• Puzzles and books: Puzzles and books are great tools for learning new words, especially for vocabulary that your child does not come in contact with every day. Do you remember how you learned about exotic animals? Unless you grew up outside of the US, I’ll bet it was through pictures and books!

For older children

  • Describe: Practice learning words by describing items. How does it feel? What does it look like? What does it do? By answering these questions, your child will learn new words and new ways to talk about things.
  • Label: Provide the word for new and unfamiliar objects. Discuss what it’s used for, where you might find it, and who might use it. Tell your child a sentence that uses the word appropriately and/or gives your child more information about it. Then see if they can expand it, and make a sentence of their own.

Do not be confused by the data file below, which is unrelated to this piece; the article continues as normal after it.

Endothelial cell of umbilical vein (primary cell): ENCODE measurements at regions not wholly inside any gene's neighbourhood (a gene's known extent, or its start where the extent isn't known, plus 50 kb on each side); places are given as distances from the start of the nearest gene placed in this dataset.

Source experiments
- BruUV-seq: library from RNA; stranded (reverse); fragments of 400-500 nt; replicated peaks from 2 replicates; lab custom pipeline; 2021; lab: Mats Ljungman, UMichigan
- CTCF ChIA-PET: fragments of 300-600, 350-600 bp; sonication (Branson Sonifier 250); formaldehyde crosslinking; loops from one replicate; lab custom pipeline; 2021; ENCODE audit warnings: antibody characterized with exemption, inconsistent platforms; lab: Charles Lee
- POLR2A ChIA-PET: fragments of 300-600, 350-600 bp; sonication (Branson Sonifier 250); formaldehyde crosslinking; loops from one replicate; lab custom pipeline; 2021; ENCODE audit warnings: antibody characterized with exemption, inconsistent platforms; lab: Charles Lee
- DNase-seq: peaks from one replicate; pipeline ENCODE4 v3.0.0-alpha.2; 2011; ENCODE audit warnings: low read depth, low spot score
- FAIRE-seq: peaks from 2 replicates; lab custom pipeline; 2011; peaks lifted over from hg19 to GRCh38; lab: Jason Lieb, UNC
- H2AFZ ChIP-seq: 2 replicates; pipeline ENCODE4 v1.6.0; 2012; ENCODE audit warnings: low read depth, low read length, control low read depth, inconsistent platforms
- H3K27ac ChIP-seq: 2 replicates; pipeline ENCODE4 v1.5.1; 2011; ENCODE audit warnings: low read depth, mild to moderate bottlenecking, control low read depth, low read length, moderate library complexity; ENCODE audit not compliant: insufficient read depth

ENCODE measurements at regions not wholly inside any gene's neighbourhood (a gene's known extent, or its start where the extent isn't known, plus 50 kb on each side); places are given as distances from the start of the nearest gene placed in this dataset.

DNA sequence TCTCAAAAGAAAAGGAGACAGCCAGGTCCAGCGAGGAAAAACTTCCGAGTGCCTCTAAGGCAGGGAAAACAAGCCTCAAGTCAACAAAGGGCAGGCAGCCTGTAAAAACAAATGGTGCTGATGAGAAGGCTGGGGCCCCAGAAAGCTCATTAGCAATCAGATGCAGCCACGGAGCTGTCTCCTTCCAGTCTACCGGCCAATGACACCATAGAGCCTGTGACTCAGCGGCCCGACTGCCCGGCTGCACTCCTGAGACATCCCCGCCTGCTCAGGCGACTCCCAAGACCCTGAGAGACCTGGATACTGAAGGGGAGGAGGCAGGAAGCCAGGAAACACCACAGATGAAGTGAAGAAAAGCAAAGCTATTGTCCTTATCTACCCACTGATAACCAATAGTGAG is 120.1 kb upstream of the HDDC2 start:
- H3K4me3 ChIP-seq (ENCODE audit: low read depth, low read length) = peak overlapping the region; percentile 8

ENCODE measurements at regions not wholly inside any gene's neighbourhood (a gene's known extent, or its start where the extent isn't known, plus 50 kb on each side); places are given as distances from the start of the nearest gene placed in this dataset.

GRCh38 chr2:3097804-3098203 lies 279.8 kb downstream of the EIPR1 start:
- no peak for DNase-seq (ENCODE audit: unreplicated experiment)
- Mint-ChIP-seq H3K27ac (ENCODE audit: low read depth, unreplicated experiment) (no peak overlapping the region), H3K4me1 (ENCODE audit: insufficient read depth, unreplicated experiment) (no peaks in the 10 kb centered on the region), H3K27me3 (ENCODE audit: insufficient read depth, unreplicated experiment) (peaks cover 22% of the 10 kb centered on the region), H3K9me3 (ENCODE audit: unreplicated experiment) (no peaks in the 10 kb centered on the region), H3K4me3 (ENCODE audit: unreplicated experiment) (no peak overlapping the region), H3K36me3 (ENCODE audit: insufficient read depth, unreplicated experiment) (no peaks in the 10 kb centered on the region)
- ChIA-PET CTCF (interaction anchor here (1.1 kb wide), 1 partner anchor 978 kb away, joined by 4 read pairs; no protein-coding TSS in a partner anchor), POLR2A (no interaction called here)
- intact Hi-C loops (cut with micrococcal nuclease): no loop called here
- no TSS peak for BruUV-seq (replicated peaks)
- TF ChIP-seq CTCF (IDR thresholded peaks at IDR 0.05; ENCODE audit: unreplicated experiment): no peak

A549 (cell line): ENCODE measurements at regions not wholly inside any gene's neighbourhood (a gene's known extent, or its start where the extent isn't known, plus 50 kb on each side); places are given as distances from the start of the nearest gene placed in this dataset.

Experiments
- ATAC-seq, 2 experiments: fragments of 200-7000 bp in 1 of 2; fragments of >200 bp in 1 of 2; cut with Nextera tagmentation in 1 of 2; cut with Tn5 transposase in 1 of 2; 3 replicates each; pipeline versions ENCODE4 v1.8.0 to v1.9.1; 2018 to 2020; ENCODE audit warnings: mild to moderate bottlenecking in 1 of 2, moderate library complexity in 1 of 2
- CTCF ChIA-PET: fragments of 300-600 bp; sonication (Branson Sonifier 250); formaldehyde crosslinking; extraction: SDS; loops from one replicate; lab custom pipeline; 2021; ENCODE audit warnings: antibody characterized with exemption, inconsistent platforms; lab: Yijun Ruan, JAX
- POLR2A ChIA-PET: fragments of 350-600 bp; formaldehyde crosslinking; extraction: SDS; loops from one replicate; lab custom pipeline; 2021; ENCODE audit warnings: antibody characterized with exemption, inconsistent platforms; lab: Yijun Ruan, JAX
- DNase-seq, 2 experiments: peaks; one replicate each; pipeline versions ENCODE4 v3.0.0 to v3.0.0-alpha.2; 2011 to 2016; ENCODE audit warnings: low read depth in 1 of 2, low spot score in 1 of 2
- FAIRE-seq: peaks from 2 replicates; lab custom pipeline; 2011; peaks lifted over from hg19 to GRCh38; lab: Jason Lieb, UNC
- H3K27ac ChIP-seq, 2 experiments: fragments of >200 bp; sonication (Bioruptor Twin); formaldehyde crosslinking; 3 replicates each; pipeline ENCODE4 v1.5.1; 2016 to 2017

• Encourage reading: Nothing builds a child’s vocabulary like increased exposure! Being exposed to words during reading not only introduces new words but also gives contexts and clues for the child to decipher the word meaning on their own.

Have a little one? Here are 5 ways to build your baby’s language throughout the day.


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NSPT offers services in BucktownEvanstonHighland ParkLincolnwoodGlenview and Des Plaines. If you have questions or concerns about your child, we would love to help! Give us a call at (877) 486-4140 and speak to one of our Family Child Advocates today!

References: Duke, Nell K., & Moses, Annie M. (Date of publication). 10 Research-tested ways to build children’s vocabulary. Retreived from http://teacher.scholastic.com/products/readingline/pdfs/ProfessionalPaper.pdf

 

4 Back-to-School Resolutions to Promote Speech and Language Skills